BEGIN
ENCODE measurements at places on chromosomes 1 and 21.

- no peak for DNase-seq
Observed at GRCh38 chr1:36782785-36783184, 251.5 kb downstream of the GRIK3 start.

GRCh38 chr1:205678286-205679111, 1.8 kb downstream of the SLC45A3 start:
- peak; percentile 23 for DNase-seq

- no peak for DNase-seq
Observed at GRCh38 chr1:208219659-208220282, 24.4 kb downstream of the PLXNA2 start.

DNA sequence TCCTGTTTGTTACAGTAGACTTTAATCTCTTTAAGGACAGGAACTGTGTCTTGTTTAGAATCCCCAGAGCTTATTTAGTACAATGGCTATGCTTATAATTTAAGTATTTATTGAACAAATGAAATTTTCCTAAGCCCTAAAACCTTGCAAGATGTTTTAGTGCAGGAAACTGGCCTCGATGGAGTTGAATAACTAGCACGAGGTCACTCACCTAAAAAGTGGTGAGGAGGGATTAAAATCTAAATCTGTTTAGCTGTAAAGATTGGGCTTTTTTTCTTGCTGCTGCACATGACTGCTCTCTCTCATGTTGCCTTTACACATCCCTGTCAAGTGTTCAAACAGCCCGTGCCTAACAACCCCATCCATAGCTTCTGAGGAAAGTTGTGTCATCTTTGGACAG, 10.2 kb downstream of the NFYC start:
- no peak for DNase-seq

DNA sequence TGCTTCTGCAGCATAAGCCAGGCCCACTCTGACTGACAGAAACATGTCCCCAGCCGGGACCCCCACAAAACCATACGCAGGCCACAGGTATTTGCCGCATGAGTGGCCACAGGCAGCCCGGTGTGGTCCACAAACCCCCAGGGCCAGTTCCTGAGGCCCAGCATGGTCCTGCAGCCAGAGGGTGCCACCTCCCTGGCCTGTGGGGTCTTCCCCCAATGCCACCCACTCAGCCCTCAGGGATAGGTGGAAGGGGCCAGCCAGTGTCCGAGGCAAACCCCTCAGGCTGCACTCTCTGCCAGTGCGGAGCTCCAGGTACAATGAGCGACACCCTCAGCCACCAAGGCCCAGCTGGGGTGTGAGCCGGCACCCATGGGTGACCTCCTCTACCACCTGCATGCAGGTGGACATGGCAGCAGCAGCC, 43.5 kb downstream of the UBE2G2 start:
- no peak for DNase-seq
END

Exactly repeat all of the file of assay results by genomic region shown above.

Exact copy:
ENCODE measurements at places on chromosomes 1 and 21.

- no peak for DNase-seq
Observed at GRCh38 chr1:36782785-36783184, 251.5 kb downstream of the GRIK3 start.

GRCh38 chr1:205678286-205679111, 1.8 kb downstream of the SLC45A3 start:
- peak; percentile 23 for DNase-seq

- no peak for DNase-seq
Observed at GRCh38 chr1:208219659-208220282, 24.4 kb downstream of the PLXNA2 start.

DNA sequence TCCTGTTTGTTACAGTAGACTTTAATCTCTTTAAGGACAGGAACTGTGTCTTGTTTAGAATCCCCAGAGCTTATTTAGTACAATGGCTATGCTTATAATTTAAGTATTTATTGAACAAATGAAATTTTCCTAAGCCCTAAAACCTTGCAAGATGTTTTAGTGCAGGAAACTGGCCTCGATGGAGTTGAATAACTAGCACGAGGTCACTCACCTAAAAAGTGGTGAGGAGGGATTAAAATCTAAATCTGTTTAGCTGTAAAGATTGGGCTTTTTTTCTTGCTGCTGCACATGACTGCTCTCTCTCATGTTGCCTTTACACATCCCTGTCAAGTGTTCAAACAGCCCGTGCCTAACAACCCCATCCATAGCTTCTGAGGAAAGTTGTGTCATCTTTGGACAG, 10.2 kb downstream of the NFYC start:
- no peak for DNase-seq

DNA sequence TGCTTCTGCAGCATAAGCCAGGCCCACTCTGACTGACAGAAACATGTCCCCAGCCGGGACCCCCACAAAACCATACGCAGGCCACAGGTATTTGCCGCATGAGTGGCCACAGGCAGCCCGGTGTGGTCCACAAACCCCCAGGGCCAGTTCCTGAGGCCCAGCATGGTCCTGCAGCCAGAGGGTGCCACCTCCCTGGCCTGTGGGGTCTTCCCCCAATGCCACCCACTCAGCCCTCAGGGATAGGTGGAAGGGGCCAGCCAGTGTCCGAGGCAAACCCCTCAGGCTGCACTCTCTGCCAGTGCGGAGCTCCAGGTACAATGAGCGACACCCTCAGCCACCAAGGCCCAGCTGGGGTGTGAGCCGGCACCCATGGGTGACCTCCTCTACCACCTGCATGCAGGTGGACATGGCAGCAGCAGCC, 43.5 kb downstream of the UBE2G2 start:
- no peak for DNase-seq